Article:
1) Buyer / Seller: These are the two ends of the transaction. The process will be similar whether buyer and seller interact directly at a bricks-and-mortar store, or via Internet, mobile, phone or post.
2) Payment gateway: It is particularly relevant for interactions outside the retail store. It connects the shopping cart - or similar S/W the retailer is running - with the payment processor in a safe and secure manner. There are many different types of shopping cart S/W available, all of them with different APIs. There are also a number of payment processors - albeit the number is much smaller - also with different APIs and connectivity requirements. The payment gateway is the 'connector' between the store's front end and the processor. A single gateway can offer a interface with many different shopping carts and processors, this allows the retailer to change either one without any impact on the rest of its business.
Although this is the main purpose of the gateway, these companies often provide very relevant value-added services such as advanced fraud detection and customer information management among others.
3) Payment processor: It safely and securely routes the payment transaction to the corresponding credit card network.
From a merchant's perspective, other services that a payment processor can provide are: fraud prevention and data security, support legislation and compliance, terminal deployment and maintenance and even full support in deployment and management of loyalty and closed-loop cards.
Often the distinction is made between front-end processor and back-end processor. Front-end processors have connections to various card associations and supply authorization and settlement services to the merchant banks’ merchants. Back-end processors accept settlements from front-end processors and, via The Federal Reserve Bank, move the money from the issuing bank to the merchant bank.
4) Credit card Interchange: This is the credit card network run by Visa or Mastercard. This interchange will route the payment request to the issuing bank and then liaise between the issuing and acquiring bank to settle the transaction.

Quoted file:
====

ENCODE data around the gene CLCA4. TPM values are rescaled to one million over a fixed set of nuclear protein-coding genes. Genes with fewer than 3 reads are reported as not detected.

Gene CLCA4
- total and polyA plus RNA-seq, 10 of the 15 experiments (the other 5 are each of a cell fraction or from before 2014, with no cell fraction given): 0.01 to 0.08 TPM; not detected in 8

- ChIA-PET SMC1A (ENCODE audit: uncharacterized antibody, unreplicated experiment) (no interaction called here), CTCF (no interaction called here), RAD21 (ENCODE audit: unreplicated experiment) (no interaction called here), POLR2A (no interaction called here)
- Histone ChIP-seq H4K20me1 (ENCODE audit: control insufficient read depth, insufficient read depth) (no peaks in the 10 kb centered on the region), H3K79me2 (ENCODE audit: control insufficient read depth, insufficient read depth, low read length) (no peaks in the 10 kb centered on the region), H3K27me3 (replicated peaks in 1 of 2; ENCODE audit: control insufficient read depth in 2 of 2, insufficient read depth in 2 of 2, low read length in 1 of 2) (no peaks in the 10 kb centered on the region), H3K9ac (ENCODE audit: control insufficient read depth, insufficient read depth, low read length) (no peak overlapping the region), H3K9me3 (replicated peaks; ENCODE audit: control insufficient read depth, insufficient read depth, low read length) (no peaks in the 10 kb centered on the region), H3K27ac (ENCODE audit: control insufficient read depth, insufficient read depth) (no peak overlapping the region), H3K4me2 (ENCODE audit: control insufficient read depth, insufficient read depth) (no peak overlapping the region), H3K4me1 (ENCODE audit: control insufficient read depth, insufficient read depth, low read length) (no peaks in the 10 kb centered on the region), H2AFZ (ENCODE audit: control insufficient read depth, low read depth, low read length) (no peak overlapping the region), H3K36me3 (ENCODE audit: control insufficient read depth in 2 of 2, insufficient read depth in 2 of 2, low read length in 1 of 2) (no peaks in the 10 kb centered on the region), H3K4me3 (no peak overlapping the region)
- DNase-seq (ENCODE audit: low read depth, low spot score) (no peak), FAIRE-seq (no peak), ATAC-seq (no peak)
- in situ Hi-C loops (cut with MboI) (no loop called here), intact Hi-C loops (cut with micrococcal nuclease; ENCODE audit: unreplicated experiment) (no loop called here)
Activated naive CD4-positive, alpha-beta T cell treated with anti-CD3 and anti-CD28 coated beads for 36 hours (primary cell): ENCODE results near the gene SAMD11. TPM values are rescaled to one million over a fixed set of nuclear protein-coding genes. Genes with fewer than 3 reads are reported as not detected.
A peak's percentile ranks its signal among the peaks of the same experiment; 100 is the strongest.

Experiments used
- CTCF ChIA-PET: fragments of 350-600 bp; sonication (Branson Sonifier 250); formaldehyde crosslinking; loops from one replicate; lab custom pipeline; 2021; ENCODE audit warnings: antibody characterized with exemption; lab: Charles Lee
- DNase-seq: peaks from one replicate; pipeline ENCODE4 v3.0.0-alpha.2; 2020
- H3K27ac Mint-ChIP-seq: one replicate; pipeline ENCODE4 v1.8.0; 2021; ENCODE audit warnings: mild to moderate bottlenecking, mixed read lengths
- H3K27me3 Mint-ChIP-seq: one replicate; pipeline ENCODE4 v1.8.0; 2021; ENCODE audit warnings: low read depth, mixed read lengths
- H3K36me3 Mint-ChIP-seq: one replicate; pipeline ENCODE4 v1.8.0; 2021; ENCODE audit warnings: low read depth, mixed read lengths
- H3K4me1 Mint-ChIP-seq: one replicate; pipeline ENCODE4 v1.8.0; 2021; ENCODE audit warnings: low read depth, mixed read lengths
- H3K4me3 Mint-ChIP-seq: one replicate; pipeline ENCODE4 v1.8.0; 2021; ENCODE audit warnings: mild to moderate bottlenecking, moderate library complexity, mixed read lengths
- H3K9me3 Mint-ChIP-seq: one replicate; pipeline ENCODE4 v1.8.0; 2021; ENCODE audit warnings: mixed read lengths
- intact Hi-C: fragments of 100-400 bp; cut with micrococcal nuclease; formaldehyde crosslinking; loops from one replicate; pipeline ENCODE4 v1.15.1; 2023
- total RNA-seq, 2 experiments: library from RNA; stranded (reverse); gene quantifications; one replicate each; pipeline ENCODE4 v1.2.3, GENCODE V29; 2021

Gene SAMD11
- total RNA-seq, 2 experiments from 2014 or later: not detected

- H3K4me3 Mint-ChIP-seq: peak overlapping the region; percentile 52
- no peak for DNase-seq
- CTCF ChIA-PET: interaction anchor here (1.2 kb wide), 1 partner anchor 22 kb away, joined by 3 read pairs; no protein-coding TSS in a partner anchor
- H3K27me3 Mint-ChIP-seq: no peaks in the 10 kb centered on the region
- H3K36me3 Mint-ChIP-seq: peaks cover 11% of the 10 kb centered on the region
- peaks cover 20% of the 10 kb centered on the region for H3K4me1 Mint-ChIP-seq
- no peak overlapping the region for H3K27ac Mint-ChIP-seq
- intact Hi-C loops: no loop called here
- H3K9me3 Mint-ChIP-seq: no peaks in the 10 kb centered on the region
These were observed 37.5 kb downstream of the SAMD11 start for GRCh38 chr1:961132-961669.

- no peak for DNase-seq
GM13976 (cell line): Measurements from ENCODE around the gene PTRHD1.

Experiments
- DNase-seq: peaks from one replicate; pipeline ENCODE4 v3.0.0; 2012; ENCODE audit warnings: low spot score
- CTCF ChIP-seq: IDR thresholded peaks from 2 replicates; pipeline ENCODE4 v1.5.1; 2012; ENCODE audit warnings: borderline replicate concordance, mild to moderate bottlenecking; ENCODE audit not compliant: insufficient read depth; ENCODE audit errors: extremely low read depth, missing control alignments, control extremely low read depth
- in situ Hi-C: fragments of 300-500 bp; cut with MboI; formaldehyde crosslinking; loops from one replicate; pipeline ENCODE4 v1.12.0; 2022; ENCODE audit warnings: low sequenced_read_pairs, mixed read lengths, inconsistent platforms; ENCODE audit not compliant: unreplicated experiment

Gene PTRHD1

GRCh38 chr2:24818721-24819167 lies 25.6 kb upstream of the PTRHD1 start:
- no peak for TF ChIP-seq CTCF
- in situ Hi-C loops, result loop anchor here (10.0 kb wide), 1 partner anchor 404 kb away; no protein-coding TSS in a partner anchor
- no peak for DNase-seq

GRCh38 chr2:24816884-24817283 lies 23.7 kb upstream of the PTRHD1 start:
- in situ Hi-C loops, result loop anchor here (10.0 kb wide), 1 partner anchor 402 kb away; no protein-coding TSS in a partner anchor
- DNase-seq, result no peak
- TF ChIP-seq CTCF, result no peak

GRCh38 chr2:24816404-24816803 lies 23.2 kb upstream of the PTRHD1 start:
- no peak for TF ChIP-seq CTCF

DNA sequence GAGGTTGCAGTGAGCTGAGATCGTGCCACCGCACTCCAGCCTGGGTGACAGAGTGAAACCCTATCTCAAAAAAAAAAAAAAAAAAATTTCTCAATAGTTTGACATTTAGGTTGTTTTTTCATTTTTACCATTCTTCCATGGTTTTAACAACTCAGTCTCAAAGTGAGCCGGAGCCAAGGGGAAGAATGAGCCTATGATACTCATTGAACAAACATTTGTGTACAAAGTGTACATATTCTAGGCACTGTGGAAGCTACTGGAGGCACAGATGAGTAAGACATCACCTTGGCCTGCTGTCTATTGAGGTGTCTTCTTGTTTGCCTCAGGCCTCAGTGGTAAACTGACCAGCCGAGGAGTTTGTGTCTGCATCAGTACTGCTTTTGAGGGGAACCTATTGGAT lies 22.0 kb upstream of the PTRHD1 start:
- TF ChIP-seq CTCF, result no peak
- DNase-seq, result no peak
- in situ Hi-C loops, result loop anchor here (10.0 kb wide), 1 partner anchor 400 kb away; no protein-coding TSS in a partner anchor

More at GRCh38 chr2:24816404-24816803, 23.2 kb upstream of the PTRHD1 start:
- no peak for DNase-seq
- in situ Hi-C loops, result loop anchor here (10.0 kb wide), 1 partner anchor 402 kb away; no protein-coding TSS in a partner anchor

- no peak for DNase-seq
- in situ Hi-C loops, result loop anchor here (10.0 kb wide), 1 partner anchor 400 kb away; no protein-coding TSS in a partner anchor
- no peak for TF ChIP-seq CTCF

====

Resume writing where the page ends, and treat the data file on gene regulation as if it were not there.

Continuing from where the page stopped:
5) Issuing bank: The bank that issued the credit card to the buyer and that will need to authorize the transaction.
6) Acquiring bank: In the setup that we depict below, it is the bank where the processor holds it merchant account, which is shared among all the merchants that do business with it. This is the account where the funds the buyer is paying will be deposited for later collection.
An alternative setup, which we discuss below, would be for the seller to establish a merchant account directly with the acquiring bank. The main benefit of having the merchant account in the name of the processor instead of the retailer, is that the processor is often a large, well-known, reputable and publicly held company. The risk the bank associates with this institution is often much lower than the risk it associates with a small retailer. This, in turn, translates into a much smaller merchant account fee, a savings that can be passed on to the retailer.
Please, play the movie below to review the steps involved in payment processing.
Other types of setup
Not all players described in this process are always present. For example:
1) Store directly connected to payment processor - No gateway: The gateway is, at its core, a 'connector' between the retailer's front-end - for example, the shopping cart - and the processor. If the retailer's front-end can connect to the processor directly and the retailer feel comfortable with this setup, it could bypass the gateway. It is true that gateways do provide a number of important value-added services but it is also true that some of these services could be provided directly by the processor, not to mention that both processors and credit card companies have acquired gateways as of late.
2) Processor working directly with acquiring bank - White-labling of services: Banks may want to act directly as payment processors for merchants but may not have the payment processing capabilities required. In this case, an acquiring bank can partner up with a processor to white-label the services but still interact with retailers directly.
3) Acquiring bank performs its own payment processing: Some of the larger banks do have payment processing capabilities in-house. In this case, there is no processor - understood as independent third-party - involved.
Costs associated with each step
As one would expect, each company involved in the process is adding value and incurring costs that need to be covered, with a profit. The fees per transaction - not including monthly, maintenance, authorization, chargebacks and other fees - will vary greatly. For example, from a $100 transaction, the gateway, processor or interchange may only charge 10 cents while the issuing bank may charge $2 or the acquiring bank 75 cents. All of these are sample values meant to indicate orders of magnitude. Specific charges will vary based on company, location, setup...